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I know that two verbs joined by a conjunction and referring to the same subject make a compound verb:

  • The dog ran and jumped in the park.
  • I read a book and listened to music while I waited.
  • The boys whispered and giggled as their aunt scolded them.

And I know that to be, to have, or a modal verb paired with a verb is an auxiliary verb:

  • My mother is sleeping.
  • The dog had bitten the mailman.
  • You should watch this movie.

But what about when an infinitive follows a conjugated verb? Are the following sentences compound verbs, auxiliary verbs, or something else?

  • He decided to give them a tour.
  • I need to go to the store.
  • Many older people prefer to write cursive.
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    Well, "compound verb" isn't a very helpful term; it just means Verb and/or Verb. What you're describing is what's called a complement clause governed by a main verb. Complements are much more important than compounds. We say that decide has an infinitive complement clause (for him) to give them a tour and need has an infinitive complement clause (for me) to go to the store, for instance. There are four kinds of complement clause, and infinitive clause is one of them. Which one gets used depends on what the main verb is. – John Lawler May 4 '15 at 20:58
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    In this case need is lexical verb (when followed by to-infinitive), although it can be semi-modal. Decide and prefer are copulative verbs of incomplete predication that require lexical verb. – Ireth Tasartir May 4 '15 at 21:01
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    @JohnLawler That seems exactly right! If you make that an answer, I'll accept it. – Nicole May 4 '15 at 21:12
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    @JohnLawler, we use this term at University and I've found the term now on the internet where you can see some more examples such as seem and appear - verbs of incomplete predication. Although decide and prefer are not on the list, they cannot stand on its own because you cannot just say I decide or I prefer, they require a complement which is, in this case, a lexical verb in its full infinitive form. – Ireth Tasartir May 5 '15 at 8:37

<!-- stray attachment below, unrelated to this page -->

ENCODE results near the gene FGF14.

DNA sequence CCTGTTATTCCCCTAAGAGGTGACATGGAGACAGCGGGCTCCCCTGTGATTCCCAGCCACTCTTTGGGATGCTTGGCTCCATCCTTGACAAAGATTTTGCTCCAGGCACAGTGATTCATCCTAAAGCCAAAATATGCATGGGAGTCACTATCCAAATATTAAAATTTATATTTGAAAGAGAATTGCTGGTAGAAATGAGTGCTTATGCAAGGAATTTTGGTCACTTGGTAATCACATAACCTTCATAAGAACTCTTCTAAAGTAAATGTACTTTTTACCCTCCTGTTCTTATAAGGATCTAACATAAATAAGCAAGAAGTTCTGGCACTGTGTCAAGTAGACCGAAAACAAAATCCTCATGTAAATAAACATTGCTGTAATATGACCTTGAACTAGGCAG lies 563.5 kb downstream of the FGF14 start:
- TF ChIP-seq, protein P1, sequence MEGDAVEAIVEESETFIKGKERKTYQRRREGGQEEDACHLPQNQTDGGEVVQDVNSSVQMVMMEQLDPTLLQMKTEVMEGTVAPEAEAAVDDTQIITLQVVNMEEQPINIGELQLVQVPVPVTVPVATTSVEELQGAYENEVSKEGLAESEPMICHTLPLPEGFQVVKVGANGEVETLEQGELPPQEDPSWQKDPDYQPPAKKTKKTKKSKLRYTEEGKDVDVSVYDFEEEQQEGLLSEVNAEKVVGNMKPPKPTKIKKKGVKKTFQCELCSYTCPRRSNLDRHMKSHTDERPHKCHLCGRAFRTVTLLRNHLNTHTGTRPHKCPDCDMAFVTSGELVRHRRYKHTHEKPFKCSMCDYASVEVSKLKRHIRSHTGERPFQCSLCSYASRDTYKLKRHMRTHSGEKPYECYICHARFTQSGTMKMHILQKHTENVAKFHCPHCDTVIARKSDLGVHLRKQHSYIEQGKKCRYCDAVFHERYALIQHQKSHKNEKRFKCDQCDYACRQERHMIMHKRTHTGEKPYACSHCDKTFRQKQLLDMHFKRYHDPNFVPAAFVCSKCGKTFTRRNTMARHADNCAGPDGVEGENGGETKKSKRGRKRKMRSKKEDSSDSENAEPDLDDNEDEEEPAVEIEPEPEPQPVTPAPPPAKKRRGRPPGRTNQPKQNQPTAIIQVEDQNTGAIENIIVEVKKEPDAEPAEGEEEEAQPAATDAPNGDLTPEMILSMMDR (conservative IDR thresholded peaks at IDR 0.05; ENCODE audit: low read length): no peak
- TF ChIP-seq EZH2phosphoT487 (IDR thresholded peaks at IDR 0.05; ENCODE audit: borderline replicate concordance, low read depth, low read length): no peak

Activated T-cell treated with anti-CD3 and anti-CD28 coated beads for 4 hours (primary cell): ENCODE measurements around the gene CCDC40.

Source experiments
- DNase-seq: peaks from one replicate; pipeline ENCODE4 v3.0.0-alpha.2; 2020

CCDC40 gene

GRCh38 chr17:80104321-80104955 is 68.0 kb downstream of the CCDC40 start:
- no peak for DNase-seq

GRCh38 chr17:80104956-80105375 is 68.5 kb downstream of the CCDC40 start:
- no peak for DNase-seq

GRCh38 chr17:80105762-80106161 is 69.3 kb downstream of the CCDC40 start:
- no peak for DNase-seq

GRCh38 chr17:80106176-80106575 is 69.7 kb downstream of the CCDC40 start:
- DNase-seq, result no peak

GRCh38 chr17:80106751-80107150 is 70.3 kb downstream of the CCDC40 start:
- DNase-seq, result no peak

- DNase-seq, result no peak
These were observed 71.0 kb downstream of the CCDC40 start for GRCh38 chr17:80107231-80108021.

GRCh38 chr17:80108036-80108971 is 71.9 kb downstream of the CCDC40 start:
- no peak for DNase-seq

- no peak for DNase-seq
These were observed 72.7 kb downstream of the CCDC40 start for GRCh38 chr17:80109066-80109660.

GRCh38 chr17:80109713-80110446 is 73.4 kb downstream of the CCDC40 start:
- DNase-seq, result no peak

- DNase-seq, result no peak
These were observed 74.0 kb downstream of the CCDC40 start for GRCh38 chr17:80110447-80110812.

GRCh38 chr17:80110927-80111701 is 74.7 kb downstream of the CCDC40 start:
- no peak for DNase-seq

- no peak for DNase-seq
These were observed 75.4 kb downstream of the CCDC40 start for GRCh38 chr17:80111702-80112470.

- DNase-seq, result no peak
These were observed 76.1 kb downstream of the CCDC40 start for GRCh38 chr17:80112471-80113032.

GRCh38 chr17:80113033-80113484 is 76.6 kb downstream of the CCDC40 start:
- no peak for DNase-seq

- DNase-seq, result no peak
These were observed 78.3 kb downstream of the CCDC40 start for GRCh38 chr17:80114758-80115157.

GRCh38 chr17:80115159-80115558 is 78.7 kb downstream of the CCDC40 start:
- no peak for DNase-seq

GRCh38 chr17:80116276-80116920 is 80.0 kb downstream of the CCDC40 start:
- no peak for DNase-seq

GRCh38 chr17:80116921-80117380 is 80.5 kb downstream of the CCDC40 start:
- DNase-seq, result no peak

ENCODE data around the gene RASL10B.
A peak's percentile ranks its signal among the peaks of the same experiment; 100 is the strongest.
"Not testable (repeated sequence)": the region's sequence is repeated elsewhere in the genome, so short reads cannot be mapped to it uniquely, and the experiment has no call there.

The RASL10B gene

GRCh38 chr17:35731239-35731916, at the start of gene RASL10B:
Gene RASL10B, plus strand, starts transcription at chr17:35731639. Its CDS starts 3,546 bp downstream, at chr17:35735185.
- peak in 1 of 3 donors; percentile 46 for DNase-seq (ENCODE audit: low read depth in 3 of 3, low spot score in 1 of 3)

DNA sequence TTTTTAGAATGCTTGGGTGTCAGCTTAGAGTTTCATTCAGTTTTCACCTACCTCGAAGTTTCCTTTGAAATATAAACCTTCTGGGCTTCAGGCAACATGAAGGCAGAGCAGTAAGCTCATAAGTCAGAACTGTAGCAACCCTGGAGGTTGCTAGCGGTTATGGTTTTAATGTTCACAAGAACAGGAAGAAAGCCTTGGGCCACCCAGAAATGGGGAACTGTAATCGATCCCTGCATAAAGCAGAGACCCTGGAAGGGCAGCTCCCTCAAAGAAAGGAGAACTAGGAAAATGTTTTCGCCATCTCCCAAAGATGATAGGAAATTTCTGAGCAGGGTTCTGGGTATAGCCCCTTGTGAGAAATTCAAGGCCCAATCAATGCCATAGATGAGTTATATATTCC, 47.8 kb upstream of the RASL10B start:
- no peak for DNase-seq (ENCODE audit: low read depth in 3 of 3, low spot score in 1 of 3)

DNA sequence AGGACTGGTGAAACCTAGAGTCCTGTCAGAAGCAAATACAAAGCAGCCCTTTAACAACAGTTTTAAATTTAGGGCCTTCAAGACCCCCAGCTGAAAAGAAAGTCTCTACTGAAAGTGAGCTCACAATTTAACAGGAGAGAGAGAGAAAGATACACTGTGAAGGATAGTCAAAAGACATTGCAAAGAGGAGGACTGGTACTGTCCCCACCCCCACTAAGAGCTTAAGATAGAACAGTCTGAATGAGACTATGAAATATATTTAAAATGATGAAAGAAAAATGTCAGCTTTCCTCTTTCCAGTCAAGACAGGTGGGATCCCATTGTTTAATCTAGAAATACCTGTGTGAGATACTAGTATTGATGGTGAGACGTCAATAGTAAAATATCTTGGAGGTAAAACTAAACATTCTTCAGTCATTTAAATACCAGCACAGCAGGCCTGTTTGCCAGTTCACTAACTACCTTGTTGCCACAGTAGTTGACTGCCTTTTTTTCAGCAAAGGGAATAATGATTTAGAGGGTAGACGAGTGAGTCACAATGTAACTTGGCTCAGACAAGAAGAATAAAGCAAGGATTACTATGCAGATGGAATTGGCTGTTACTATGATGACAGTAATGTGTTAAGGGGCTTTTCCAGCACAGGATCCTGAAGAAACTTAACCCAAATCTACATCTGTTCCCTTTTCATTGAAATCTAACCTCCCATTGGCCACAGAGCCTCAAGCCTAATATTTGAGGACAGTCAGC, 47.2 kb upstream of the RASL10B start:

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    @JohnLawler, how would you then call this type of verbs which are lexical, but require some sort of complement in order the sentence to have a meaning? If we can classify all verbs in English as lexical, copulative, auxiliary or modal, into which category would decide, seem, feel belong? For example The velvet felt soft against my skin or I wanted to taste the pie. I'm just writing what they taught us. Whether this should or should not be taught, it is not the matter of my opinion. – Ireth Tasartir May 5 '15 at 15:55
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When two words are combined without a conjunction to form a single word, that is a compound, in the way the term "compound" is usually used in grammar. None of your examples is like that, and so I would not call any of them a compound.

The Wikipedia article on English compound is pretty good, I think.

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    Compound subjects and compound verbs are not single words. Here's some information about compound subjects (grammar-monster.com/glossary/compound_subject.htm) and compound verbs (grammar.yourdictionary.com/parts-of-speech/verbs/…). – Nicole May 4 '15 at 21:03
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    That is true, partly. Using "compound" as an adjective, a compound subject is not a single word (because a subject is a phrase). A "verb compound" is a single word, but "compound verb" is an ambiguous term. It can mean a single word, like "outsource" e.g., but it could also refer to two verbs connected by "and", like your "whispered and giggled" example. I didn't think of the second interpretation when I gave my answer. – Greg Lee May 4 '15 at 21:15

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